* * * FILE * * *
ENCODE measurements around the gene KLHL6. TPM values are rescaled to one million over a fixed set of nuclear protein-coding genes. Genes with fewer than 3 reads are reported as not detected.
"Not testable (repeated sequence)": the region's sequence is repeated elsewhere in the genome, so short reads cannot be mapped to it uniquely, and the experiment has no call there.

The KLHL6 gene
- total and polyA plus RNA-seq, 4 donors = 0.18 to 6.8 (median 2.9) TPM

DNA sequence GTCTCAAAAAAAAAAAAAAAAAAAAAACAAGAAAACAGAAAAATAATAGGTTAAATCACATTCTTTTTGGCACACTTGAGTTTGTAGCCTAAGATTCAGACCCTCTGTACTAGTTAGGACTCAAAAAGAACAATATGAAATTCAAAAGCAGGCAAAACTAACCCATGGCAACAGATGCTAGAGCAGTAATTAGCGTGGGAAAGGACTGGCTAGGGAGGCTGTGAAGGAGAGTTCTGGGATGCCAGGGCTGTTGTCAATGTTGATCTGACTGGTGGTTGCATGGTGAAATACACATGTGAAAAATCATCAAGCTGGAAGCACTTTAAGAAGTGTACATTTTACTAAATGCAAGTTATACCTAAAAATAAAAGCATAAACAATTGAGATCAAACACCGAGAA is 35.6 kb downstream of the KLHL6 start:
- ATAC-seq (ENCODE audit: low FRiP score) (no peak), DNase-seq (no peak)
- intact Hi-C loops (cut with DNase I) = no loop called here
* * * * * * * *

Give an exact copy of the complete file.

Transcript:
ENCODE measurements around the gene KLHL6. TPM values are rescaled to one million over a fixed set of nuclear protein-coding genes. Genes with fewer than 3 reads are reported as not detected.
"Not testable (repeated sequence)": the region's sequence is repeated elsewhere in the genome, so short reads cannot be mapped to it uniquely, and the experiment has no call there.

The KLHL6 gene
- total and polyA plus RNA-seq, 4 donors = 0.18 to 6.8 (median 2.9) TPM

DNA sequence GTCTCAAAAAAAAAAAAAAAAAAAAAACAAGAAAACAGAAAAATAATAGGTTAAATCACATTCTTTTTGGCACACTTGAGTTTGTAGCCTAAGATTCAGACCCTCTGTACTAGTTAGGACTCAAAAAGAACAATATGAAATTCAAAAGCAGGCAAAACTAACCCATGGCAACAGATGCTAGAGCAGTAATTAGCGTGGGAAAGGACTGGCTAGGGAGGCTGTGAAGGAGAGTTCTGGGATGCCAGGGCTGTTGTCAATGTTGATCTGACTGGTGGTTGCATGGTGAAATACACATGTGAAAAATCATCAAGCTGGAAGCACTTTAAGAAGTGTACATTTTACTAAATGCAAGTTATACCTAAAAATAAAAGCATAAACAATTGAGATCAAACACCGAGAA is 35.6 kb downstream of the KLHL6 start:
- ATAC-seq (ENCODE audit: low FRiP score) (no peak), DNase-seq (no peak)
- intact Hi-C loops (cut with DNase I) = no loop called here